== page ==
Thomas Baker, a junior who leads the pack with a bracket in the 99th percentile of those submitted to ESPN.com, is an “absolute hoop-head” who can “rattle off names and their season narratives” at the drop of a basketball, Waite said. Baker put that Bilas-esque knowledge to use by occasionally disregarding an algorithm-based prediction. But he also chose a relatively sophisticated algorithm: a so-called random forest that, true to its name, consists of many decision-tree analyses that proceed in a random fashion to limit the possibility of statistical bias.

“The decision tree learns where to make splits based on the amount of similarity in data,” Waite said. “So you might take all of the teams that shoot better than 40% from the 3-point line and put them over in this group. The teams that shoot worse than that, we’re going to put them over in that group. Then those groups get split by something. And then those (subsequent) groups get split by something (else). So on and so forth, until you get to the end, where if you have a team that matches all of these particular parameters, the model says there’s a 58% chance that they’re going to win the game.”

Kaitlynn Johnson, a senior in fourth place and the 96th percentile, could hardly be more different — a total college basketball novice who built “maybe the most simplistic model,” input only some basic shooting stats, and dutifully followed every prediction. Still, Waite said, anyone who’s spent as much time as he has with brackets might have predicted the seemingly unpredictable success of a rookie predictor.

“Before this even got going, I honestly predicted that somebody like that was going to be near the top,” Waite said. “Because it happens in every bracket pool. If you’ve ever filled out a bracket in an office, you know there’s somebody in there who’s like, ‘I don’t know anything about basketball, but those uniforms are cool! Let’s pick those.’ Or, ‘I like Wildcats more than Blue Devils, so I’ll take them.’ And they always seem to do really well. So I saw her coming a mile away.”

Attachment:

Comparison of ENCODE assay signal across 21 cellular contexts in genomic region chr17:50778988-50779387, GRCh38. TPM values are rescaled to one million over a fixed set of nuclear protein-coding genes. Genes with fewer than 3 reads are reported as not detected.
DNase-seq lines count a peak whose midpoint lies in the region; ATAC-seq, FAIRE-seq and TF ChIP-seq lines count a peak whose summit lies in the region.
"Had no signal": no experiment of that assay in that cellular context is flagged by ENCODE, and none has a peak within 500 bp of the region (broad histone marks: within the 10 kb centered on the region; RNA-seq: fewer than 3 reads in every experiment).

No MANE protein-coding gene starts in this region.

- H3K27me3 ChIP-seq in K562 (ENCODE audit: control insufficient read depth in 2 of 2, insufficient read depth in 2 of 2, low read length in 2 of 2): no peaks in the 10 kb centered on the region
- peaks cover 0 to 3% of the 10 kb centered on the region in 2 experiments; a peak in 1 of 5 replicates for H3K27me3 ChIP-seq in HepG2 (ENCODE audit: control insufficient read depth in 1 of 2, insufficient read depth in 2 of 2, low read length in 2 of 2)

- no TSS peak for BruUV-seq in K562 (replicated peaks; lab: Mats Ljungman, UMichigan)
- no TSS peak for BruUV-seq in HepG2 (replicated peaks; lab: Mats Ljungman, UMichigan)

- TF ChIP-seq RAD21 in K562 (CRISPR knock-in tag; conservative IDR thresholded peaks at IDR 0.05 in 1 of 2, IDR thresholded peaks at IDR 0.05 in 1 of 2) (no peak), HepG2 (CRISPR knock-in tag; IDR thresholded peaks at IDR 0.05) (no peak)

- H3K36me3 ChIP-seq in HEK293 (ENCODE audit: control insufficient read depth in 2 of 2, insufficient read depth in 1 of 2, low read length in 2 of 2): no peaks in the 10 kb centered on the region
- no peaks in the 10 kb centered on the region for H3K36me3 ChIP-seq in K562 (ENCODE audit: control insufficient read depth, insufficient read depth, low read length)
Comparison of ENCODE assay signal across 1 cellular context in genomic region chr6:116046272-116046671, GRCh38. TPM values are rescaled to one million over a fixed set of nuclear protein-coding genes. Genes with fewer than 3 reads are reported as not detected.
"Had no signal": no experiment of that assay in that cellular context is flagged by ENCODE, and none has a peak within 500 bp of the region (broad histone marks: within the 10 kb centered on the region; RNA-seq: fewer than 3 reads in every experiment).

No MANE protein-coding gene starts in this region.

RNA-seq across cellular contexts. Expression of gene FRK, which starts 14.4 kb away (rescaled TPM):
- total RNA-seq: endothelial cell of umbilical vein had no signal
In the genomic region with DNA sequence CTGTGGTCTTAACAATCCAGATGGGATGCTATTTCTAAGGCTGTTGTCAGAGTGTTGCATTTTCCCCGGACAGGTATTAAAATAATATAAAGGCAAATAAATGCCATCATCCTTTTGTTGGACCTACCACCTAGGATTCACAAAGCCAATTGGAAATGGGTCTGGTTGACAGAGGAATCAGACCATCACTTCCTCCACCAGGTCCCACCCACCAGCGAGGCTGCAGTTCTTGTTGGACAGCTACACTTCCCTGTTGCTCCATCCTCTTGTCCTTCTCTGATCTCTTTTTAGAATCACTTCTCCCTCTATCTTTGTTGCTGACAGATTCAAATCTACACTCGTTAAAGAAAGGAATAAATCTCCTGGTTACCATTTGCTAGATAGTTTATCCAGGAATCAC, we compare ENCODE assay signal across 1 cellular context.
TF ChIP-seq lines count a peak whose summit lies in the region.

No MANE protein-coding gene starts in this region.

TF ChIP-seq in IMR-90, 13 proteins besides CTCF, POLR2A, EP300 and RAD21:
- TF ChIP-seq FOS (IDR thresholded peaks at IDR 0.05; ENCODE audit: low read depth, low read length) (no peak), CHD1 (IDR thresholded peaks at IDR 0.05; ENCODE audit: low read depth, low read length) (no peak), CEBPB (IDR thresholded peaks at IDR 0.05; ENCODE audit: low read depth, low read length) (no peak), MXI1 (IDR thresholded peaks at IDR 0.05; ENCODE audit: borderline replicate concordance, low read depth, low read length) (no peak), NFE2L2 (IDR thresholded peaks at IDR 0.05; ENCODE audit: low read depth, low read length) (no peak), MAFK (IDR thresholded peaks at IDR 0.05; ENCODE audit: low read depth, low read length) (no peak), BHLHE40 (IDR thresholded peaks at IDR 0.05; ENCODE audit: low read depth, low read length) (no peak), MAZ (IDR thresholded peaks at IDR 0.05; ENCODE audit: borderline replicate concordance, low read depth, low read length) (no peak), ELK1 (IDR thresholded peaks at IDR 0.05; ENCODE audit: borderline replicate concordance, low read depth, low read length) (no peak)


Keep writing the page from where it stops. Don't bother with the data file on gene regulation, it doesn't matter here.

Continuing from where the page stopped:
As for Waite himself? He’s just glad to no longer be bringing up the rear, where he spent about half of the tournament. Riding a hot streak that began in the Sweet 16, he’s ascended to a respectable 11th place and breached the 60th percentile on ESPN.com. If nothing else, he said, his marginal March should at least help him illustrate an important point to the class: that while the machine needs a properly educated ghost to guide it, that education goes only so far — and even the best-informed ghosts can be busted.

“There is a certain amount of humility and, I would even say, naivete that needs to go into this, where there is such a thing as the curse of knowledge,” Waite said. “I read the canonical basketball analysis book and tried, as close as I could, to implement the analysis steps into a model. I spent hours and hours on mine, used the fanciest algorithms that I could — and immediately just got my head kicked in. Meanwhile, somebody who didn’t know what a field goal was three weeks ago came up with a very simple and, truthfully, elegant model, and is crushing it.”

And if, in the process of tracking their brackets and retracing their missteps and claiming bragging rights for the rest of the semester, the future media professionals forget or even begin losing some of their lingering aversion to numbers? So much the better, Waite said.

“The students I’ve got are not computer scientists; they’re not statistics majors,” he said. “They’ve (often) avoided math as much as possible. So, for me, the trick is trying to make this as relevant as possible, and draw them in that way. You know, it’s sort of the spoonful of sugar.

“We’re using the tournament to introduce some pretty complex topics in an environment that is easy to understand, in a way that’s accessible, using something that they’re doing anyway. If you can bring those things together, I think you’re in good territory.”